Most people acknowledge a spiritual aspect to their lives. They seek meaning and social connectedness to something greater than oneself, without being tied to a formal religion or deity. They embrace secular forms of spirituality rather than intrinsic religiosity. The secular forms link spiritual beliefs to spiritual practices that embrace a common sense of humanity. This is expressed in daily living that makes a difference in people's lives. Social Cognitive Theory also addresses the diverse functions of religiosity, the paramount role of spiritual modeling in the development and practice of spirituality, and the effect of divine proxy agency on self-efficacy.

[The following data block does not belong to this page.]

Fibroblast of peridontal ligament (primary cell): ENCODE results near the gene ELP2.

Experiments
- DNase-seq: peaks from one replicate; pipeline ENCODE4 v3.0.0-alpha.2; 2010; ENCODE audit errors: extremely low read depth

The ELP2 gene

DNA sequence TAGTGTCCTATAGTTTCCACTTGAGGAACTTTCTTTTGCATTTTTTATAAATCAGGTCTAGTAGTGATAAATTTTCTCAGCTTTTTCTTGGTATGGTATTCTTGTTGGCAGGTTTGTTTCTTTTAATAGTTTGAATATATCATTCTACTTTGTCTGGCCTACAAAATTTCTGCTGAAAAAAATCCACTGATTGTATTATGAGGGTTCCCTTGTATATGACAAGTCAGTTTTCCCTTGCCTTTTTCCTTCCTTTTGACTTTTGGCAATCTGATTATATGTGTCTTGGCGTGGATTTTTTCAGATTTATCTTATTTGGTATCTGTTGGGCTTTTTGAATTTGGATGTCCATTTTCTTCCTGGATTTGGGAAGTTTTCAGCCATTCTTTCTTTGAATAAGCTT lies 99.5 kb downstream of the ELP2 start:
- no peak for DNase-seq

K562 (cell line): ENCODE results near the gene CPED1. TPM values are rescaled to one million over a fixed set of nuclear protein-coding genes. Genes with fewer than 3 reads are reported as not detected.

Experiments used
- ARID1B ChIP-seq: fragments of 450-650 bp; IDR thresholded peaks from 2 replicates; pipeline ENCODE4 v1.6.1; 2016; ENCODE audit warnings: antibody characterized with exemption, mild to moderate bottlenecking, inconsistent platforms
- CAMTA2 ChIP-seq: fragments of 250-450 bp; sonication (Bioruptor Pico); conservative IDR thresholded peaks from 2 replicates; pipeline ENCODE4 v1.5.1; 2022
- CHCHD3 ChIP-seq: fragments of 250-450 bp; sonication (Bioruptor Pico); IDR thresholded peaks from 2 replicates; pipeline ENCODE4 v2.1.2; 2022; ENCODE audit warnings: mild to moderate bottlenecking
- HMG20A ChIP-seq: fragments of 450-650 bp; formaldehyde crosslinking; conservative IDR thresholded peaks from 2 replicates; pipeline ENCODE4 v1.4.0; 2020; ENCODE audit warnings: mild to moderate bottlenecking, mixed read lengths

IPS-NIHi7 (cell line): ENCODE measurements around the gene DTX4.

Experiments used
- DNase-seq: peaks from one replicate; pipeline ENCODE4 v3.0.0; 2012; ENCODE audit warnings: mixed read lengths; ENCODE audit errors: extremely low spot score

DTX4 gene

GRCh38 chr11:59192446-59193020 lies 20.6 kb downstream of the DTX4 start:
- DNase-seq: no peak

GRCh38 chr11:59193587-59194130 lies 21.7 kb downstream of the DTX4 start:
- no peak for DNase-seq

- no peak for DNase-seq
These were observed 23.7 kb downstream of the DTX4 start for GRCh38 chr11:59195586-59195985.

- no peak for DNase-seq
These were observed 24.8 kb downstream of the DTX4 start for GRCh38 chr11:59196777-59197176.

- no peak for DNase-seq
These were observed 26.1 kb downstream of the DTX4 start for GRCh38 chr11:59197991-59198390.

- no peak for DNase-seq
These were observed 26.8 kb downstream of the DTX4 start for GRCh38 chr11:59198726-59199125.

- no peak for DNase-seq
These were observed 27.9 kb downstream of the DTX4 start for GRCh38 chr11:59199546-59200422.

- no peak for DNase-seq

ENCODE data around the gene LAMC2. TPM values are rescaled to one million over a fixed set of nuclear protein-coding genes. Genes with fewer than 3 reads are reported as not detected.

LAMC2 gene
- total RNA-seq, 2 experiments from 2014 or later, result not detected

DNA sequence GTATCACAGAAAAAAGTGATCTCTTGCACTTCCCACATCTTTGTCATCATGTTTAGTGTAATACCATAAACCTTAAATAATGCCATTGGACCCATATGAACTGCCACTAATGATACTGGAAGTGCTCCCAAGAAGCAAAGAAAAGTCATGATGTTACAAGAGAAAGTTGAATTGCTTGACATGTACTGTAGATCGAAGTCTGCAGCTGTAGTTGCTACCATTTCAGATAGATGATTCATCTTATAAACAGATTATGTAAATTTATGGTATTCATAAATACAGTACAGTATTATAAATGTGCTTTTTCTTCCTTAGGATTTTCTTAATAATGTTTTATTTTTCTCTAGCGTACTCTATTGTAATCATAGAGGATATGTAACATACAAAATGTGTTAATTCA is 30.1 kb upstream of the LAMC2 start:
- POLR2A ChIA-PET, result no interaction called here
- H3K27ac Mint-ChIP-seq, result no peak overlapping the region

Bandura, A. (2003). On the psychosocial impact and mechanisms of spiritual modeling. International Journal for the Psychology of Religion, 13, 167-173.